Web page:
Understanding Copyright Infringement through Global Music Junction v. Annapurna Films Pvt. Ltd and Implications of Order XXXIX Rule 2A

Understanding Copyright Infringement through Global Music Junction v. Annapurna Films Pvt. Ltd and Implications of Order XXXIX Rule 2AThe case pertains to a dispute between the plaintiff, Global Music Junction Pvt. Ltd., which is a music company that specialises in the production of music entertainment content along with its distribution and monetisation, and the defendant, Mr. Shatrughan Kumar, who is famously known as Khesari Lal Yadav. The defendant is a popular Bhojpuri artist who entered into a production agreement with the plaintiff.

They underwent substantive negotiations and entered into a Production Agreement in June 2021, in which the plaintiff was granted ownership of all the intellectual property rights in the content and songs created by Mr Shatrughan Kumar, the Defendant. The defendant actively committed to creating exclusive content with the plaintiff.

Emerging Differences Lead to Disputes

Disputes emerged between the parties after the agreement, and the parties resorted to signing an addendum that extended the original agreement to September 30, 2025. The monthly song delivery quotas were extended to eight songs per month, and payments were structured on a per-song basis. The defendant was also allowed a 10% annual profit share. Further, the addendum relaxed the exclusivity obligations, but this was conditional to the plaintiff’s right of first refusal. The defendant could offer the songs to others only if it was refused by the plaintiff. The addendum did not change the ownership of copyright and intellectual property rights, which remained vested with the plaintiff.

The incongruity arose when the plaintiff alleged that the defendant had breached the terms of the contract and had infringed the copyright and exclusivity obligations by creating content and allowing third parties to promote and monetise it.

Suit by the Plaintiff

A suit was instituted against the defendant, and pending, the plaintiff sought an interim injunction. The relief was granted via an ex-parte order by the Delhi High Court. The relief was then vacated, and finally, via an order passed by a Division Bench of the same Court, limited injunctive relief was again granted to the plaintiff on September 5, 2023.

Additionally, the Court clarified that the defendant was not impeded from singing, acting, or dancing in the Bhojpuri Fim Industry. This extended to stage performances, social media platforms, and national television channels as well. Notably, the Court made this conditional to the plaintiff’s right of first refusal. The order of the Division Bench, which reintroduced the restraint, was different from the initial ex-parte order.

On September 21, 2023, the plaintiff sent several notices to various entities that are their competitors, including but not limited to YouTube LLC and other such social media platforms. The communications and notices effectively portrayed that the order of the division bench had re-instated the ex-parte order of the High Court rather than asking them to comply with the latter order.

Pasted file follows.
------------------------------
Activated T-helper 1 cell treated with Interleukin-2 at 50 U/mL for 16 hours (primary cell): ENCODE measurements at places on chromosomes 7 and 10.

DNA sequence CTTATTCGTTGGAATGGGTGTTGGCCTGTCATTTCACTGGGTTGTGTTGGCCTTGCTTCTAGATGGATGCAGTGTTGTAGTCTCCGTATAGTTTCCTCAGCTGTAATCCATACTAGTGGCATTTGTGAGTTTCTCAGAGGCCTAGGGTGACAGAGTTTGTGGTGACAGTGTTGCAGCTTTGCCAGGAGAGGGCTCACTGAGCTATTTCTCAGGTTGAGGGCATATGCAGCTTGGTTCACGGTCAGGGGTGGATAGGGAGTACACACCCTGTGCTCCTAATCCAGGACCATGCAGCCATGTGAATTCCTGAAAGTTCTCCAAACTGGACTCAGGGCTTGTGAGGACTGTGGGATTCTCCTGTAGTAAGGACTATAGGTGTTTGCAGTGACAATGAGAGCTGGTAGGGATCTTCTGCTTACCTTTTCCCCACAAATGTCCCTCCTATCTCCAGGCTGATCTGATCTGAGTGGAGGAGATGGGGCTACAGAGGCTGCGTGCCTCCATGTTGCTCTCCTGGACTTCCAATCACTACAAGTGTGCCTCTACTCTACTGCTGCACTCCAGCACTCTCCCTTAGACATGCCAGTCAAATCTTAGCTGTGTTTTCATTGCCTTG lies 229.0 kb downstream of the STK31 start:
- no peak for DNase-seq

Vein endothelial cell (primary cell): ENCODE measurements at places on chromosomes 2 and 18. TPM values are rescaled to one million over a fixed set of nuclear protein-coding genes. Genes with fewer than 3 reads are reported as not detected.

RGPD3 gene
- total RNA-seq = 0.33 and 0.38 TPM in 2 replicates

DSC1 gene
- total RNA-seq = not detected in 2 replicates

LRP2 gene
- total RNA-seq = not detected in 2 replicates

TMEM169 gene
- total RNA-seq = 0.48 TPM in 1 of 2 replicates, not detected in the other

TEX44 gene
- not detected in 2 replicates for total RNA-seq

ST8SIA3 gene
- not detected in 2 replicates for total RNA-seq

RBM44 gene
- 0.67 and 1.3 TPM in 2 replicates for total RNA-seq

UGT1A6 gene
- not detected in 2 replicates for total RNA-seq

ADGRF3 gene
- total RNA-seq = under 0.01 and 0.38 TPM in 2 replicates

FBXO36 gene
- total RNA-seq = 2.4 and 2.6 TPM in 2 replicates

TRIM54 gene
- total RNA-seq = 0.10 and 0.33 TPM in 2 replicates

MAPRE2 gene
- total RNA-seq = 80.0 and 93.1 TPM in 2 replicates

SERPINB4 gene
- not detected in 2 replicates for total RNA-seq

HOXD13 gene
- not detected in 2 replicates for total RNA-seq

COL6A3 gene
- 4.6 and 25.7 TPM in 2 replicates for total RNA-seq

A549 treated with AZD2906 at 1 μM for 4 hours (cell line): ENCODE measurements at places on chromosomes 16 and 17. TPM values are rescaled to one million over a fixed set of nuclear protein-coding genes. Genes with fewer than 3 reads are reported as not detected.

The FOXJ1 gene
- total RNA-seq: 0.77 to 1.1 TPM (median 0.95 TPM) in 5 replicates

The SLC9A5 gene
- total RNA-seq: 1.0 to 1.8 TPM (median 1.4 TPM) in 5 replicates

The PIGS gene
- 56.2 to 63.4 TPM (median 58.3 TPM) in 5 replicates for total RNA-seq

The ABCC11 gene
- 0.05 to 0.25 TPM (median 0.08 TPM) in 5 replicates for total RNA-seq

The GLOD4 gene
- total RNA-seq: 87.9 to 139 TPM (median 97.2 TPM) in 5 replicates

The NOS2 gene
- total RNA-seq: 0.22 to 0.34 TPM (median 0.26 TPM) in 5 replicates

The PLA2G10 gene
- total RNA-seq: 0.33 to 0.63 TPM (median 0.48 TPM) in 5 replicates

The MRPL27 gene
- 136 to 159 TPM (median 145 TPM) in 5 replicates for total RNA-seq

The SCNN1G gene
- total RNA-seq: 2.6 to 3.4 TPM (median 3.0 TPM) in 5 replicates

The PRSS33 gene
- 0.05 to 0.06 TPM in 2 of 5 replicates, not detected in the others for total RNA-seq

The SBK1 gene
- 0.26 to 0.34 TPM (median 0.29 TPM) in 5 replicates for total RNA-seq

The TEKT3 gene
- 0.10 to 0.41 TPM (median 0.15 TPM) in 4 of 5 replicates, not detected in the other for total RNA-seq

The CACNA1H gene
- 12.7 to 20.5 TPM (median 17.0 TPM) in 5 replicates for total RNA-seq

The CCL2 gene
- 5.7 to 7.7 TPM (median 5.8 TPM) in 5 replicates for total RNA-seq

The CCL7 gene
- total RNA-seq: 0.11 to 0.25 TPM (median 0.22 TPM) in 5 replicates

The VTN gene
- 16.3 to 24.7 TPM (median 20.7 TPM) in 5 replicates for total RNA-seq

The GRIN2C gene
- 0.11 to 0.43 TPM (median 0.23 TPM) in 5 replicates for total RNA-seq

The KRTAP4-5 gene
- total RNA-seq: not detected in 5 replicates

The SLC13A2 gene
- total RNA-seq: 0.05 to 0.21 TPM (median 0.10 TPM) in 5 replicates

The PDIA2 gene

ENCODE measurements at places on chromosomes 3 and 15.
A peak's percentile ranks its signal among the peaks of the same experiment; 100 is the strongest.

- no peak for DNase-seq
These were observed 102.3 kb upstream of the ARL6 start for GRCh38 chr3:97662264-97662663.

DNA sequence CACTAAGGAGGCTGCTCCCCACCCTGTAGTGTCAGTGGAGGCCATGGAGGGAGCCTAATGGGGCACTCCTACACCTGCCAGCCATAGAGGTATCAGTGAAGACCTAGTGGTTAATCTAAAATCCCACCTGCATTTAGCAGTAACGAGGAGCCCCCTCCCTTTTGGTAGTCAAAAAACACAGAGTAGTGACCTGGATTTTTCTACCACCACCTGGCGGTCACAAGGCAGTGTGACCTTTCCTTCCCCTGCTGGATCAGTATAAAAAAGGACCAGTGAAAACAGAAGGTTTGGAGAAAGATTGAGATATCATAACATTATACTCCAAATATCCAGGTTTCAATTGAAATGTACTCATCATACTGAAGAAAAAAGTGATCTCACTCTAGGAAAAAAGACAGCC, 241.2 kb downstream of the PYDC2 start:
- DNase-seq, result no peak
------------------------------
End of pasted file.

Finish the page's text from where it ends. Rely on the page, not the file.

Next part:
Facts pertaining to the application in question

This judgment pertains to an invocation of the contempt jurisdiction of the High Court. However, this case is unusual because the invocation is by the Defendant (Mr. Shatrughan Kumar) and not the Plaintiff (Global Music Junction Pvt. Ltd.). The defendant alleged that the plaintiff had wilfully disobeyed the orders by misrepresenting facts to the collaborators of the defendant, and this contumacious action of the plaintiff amounted to contempt of Court.

The defendant claimed that the plaintiff had misrepresented the injunction orders of the Division Bench and portrayed to the other collaborators that he was prohibited from working with any of them and was exclusively engaged with the plaintiff. This forced the other platforms to remove all the songs of the artist and left him unable to avail professional opportunities.

On February 21, 2024, the Court heard the defendant and adjudicated that the actions of the plaintiff were prima facie contempt of Court. The plaintiff was ordered to issue clarificatory notices in addition to being restricted from directly writing or communicating with any party to seek enforcement of the injunction order. The plaintiff appealed this, and the Division Bench of the Delhi High Court remanded the matter back to the single-judge bench. On March 19, 2024, the Court heard the Senior Counsels for both sides on the merits of that application.

Arguments offered by the defendant

The Senior Counsel for the defendant argued the maintainability of the petition on the basis of two points. Firstly, he argued that a plain perusal of Order XXXIX Rule 2A of the CPC shows that it can be invoked by anyone who is injured by the breach of an injunction or the conditions on which said the injunction was granted. It is not limited to the party in whose favour the injunction had been granted.

Secondly, he argued that even if the application could not be maintained under the aforementioned Order and Rule, the Court had the power to take cognisance of the actions undertaken by the plaintiff and issue remedial directions to that end. He argued that Section 151 of the CPC when read collectively with the Contempt of Courts Act, 1971, vested the Court with extensive powers to rectify the wrongdoings committed by parties.

Arguments offered by the plaintiff